Over the past 20 years, research has clearly doc­u­mented the ben­e­fi­cial effect of nutri­tion on ath­letic per­for­mance. Proper nutri­tion is crit­i­cal not only to your ath­letic suc­cess, but also and more impor­tantly to your growth, devel­op­ment and over­all health. Inad­e­quate nutri­ent intake deprives your body of the energy needed to per­form an event, the car­bo­hy­drates nec­es­sary for glyco­gen replace­ment, the pro­tein needed for tis­sue build­ing and repair, and the micronu­tri­ents nec­es­sary for nor­mal metab­o­lism and main­te­nance of body homeostasis.

Energy bal­ance for the ath­lete is the amount of energy the ath­lete con­sumes (food calo­ries) nec­es­sary to bal­ance the amount of energy the ath­lete expends (activ­ity). Phys­i­cal activ­ity does influ­ence the amount of spe­cific nutri­ents required and the opti­mal tim­ing of their intake. The ath­lete, who is engaged in heavy train­ing, will have higher energy and nutri­tional require­ments. Total energy intake must be suf­fi­cient to off­set the energy expended dur­ing ath­letic train­ing and performance.

Energy Avail­abil­ity

Many ath­letes spend a great deal of their time and effort main­tain­ing and manip­u­lat­ing energy bal­ance. Manip­u­lat­ing energy bal­ance has extremely impor­tant impli­ca­tions that affect not only your body weight, but also your pro­por­tion of fat mass and fat-free mass, car­bo­hy­drate stores, bone health, vit­a­min and min­er­als sta­tus, and men­strual sta­tus in women. Energy avail­abil­ity = total energy – energy cost of training/competition (ide­ally this should be >30 kcal/kg FFM/day).

Your energy require­ments are influ­enced by the energy expen­di­ture of your train­ing load (inten­sity, fre­quency and dura­tion) along with your body size, growth and pur­suit of weight loss or gain. The role of your nutri­tional reg­i­men is to sup­ply you with the fuel and nutri­ents needed to opti­mize the adap­ta­tions achieved dur­ing your train­ing and to ensure recov­ery between your work­outs. Low car­bo­hy­drate intake can result in inad­e­quate glyco­gen stores, pre­ma­ture fatigue and pos­si­ble uti­liza­tion of the body’s pro­tein stores for energy. It is impor­tant that you have ade­quate fuel stored in your mus­cles (mus­cle glyco­gen) and ade­quate hydra­tion to opti­mize your per­for­mance. Arguably, car­bo­hy­drates are the rec­om­mended source of energy needs from intense training.


Christmas Exercise

Christ­mas is the time of year to catch up with fam­ily and friends (so less time to exer­cise). Unfor­tu­nately, temp­ta­tion is at its high­est at this time so exer­cis­ing is usu­ally left on the back burner and the weather can some­times make out­door exer­cise dif­fi­cult. Addi­tion­ally, the increased con­sump­tion of food and/or alco­hol can leave you with very lit­tle moti­va­tion to workout.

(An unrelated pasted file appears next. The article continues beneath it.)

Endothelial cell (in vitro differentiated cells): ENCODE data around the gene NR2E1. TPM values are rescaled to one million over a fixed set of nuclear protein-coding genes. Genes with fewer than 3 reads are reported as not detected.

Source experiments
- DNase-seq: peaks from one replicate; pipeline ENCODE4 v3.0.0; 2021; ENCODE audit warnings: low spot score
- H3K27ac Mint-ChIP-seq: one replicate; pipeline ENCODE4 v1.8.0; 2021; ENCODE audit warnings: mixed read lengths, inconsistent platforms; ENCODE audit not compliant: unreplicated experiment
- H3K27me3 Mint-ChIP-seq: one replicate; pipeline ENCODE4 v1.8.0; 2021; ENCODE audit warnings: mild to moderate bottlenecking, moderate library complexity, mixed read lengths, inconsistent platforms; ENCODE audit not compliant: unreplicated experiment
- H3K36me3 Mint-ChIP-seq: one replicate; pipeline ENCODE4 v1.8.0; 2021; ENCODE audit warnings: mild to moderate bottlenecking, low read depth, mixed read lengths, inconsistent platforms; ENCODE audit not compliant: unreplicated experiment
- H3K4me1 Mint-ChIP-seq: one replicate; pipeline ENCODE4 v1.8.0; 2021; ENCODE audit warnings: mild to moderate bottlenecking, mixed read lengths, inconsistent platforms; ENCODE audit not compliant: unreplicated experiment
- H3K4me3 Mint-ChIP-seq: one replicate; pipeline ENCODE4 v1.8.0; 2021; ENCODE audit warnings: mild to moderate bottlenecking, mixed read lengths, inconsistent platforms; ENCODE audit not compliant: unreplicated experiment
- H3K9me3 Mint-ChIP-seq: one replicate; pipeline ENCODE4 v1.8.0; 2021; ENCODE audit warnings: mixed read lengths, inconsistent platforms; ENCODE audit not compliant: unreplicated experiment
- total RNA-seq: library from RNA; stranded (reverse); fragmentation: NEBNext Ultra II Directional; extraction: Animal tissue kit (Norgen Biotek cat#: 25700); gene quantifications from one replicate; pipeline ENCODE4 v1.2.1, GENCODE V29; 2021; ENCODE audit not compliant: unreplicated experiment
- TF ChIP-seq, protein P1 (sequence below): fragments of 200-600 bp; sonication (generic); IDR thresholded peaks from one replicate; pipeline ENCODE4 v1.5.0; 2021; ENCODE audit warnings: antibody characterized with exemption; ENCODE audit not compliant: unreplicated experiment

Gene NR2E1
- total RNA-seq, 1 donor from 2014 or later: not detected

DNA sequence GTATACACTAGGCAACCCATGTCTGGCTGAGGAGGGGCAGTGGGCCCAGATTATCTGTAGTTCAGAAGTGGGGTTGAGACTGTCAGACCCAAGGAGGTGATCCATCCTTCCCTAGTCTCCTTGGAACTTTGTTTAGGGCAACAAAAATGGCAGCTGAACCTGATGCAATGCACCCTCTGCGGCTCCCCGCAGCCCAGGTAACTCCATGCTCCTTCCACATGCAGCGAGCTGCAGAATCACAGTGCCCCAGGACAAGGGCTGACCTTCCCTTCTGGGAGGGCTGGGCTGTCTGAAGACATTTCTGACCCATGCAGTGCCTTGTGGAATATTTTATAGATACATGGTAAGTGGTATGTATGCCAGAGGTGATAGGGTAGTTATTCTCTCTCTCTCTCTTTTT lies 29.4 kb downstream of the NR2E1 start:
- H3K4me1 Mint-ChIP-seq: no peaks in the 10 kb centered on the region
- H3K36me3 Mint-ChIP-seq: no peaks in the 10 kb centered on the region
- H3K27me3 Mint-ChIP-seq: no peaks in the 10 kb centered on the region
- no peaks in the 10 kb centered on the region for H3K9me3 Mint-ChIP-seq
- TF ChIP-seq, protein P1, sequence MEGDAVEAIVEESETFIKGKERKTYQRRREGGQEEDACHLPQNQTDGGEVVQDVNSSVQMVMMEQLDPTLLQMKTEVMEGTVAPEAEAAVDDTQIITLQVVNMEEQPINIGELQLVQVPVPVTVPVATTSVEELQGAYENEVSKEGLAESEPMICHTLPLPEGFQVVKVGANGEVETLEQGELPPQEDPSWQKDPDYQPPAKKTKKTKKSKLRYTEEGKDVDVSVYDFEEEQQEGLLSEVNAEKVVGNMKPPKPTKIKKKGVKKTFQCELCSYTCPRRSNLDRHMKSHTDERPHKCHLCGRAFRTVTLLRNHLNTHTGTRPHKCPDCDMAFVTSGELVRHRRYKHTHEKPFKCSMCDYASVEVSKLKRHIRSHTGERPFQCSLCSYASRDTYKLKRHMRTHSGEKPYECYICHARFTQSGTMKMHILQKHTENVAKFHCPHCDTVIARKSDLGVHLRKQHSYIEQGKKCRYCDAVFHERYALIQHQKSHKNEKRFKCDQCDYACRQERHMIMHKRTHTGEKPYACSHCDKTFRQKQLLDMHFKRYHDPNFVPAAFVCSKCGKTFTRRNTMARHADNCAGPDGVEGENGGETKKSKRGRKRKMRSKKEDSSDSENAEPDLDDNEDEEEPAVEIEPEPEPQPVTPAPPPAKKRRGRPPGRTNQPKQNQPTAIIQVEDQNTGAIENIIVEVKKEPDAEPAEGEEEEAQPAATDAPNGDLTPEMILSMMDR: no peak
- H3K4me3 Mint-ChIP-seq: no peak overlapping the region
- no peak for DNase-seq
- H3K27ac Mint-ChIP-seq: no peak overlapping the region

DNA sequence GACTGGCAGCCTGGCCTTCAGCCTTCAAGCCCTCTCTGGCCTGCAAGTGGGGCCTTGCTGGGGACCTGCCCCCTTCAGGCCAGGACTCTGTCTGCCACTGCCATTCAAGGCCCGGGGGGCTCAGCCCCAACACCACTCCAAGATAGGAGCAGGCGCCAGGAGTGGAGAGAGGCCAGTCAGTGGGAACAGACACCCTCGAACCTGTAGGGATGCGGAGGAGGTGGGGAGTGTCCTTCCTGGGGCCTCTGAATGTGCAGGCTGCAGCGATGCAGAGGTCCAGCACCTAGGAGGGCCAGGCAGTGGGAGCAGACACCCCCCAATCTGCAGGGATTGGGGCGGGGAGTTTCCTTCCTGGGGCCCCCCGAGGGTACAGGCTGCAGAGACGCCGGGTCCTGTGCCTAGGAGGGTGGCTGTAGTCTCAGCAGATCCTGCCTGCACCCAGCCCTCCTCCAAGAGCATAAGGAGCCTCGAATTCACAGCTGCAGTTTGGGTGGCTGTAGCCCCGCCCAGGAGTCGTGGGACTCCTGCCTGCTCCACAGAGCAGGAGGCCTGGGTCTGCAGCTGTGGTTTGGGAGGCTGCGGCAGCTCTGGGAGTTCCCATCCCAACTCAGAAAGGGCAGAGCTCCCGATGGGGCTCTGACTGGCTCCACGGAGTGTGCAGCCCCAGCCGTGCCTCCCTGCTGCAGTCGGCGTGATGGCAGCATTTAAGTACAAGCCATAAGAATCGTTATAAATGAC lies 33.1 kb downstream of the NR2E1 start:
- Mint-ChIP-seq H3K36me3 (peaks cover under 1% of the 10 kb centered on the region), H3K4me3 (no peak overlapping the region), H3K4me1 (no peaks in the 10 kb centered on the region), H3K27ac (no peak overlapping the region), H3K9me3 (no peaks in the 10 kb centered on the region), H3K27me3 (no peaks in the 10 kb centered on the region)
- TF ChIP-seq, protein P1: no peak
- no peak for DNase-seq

Here are some sim­ple tips to help you with exer­cise over the hol­i­day period:

Whilst you may not be able to stick to your nor­mal exer­cise rou­tine over the hol­i­day period, you can still fit some exer­cise in. For exam­ple, if you nor­mally walk/run out­doors but find the weather too cold, try work­ing out indoors. Walk­ing up and down a flight stairs once is equal to one minute of weight bear­ing exer­cise. Stair climb­ing is also excel­lent for increas­ing your bone strength (bone den­sity) in your hips; it works on the main mus­cles for walk­ing and is very good for your over­all health. While watch­ing your favourite TV pro­gramme or lis­ten­ing to your favourite radio pro­gramme march­ing on the spot or any form of danc­ing are addi­tional choices.

You may not have an hour to spare to com­plete your reg­u­lar work­out how­ever, short reg­u­lar bursts of activ­ity can help main­tain your fit­ness level and reduce the chance of an extended period of time going by with­out exer­cis­ing (it is always eas­ier to main­tain then to gain back).  5 min­utes walk­ing, jog­ging or march­ing on the spot on and off through­out the day all adds up and con­tributes to bet­ter health.

Lastly, it may be eas­ier to keep to an exer­cise rou­tine when you share it with some­one. Walk with a friend, walk your dog, jog along­side your child while they cycle their new bike from Santa. It’s all about stay­ing active, get­ting your MET’s and reap­ing the benefits.

Hope you find the above tips help­ful and I would like to wish you a very Merry Christ­mas and Peace­ful New Year,